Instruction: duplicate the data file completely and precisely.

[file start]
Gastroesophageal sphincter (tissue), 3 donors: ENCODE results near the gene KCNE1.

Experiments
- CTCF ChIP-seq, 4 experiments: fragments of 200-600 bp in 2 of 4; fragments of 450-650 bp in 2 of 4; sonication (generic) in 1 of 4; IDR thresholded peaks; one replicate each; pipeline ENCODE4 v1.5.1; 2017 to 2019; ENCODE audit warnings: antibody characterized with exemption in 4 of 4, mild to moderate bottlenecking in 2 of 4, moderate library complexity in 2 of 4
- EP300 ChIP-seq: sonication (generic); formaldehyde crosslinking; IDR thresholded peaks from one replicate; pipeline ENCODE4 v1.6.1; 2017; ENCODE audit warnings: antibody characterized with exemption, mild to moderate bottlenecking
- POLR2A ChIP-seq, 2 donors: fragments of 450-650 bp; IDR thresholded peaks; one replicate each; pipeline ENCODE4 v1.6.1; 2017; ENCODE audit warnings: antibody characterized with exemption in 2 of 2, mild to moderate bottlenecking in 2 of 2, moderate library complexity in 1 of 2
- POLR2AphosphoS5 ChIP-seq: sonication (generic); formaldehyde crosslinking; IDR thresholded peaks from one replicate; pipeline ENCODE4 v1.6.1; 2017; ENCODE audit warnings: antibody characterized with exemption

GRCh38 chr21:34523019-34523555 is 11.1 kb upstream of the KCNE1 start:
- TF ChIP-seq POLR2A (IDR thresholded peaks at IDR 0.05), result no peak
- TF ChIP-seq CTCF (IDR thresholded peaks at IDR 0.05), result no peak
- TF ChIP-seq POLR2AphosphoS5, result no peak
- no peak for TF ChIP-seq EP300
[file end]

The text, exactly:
Gastroesophageal sphincter (tissue), 3 donors: ENCODE results near the gene KCNE1.

Experiments
- CTCF ChIP-seq, 4 experiments: fragments of 200-600 bp in 2 of 4; fragments of 450-650 bp in 2 of 4; sonication (generic) in 1 of 4; IDR thresholded peaks; one replicate each; pipeline ENCODE4 v1.5.1; 2017 to 2019; ENCODE audit warnings: antibody characterized with exemption in 4 of 4, mild to moderate bottlenecking in 2 of 4, moderate library complexity in 2 of 4
- EP300 ChIP-seq: sonication (generic); formaldehyde crosslinking; IDR thresholded peaks from one replicate; pipeline ENCODE4 v1.6.1; 2017; ENCODE audit warnings: antibody characterized with exemption, mild to moderate bottlenecking
- POLR2A ChIP-seq, 2 donors: fragments of 450-650 bp; IDR thresholded peaks; one replicate each; pipeline ENCODE4 v1.6.1; 2017; ENCODE audit warnings: antibody characterized with exemption in 2 of 2, mild to moderate bottlenecking in 2 of 2, moderate library complexity in 1 of 2
- POLR2AphosphoS5 ChIP-seq: sonication (generic); formaldehyde crosslinking; IDR thresholded peaks from one replicate; pipeline ENCODE4 v1.6.1; 2017; ENCODE audit warnings: antibody characterized with exemption

GRCh38 chr21:34523019-34523555 is 11.1 kb upstream of the KCNE1 start:
- TF ChIP-seq POLR2A (IDR thresholded peaks at IDR 0.05), result no peak
- TF ChIP-seq CTCF (IDR thresholded peaks at IDR 0.05), result no peak
- TF ChIP-seq POLR2AphosphoS5, result no peak
- no peak for TF ChIP-seq EP300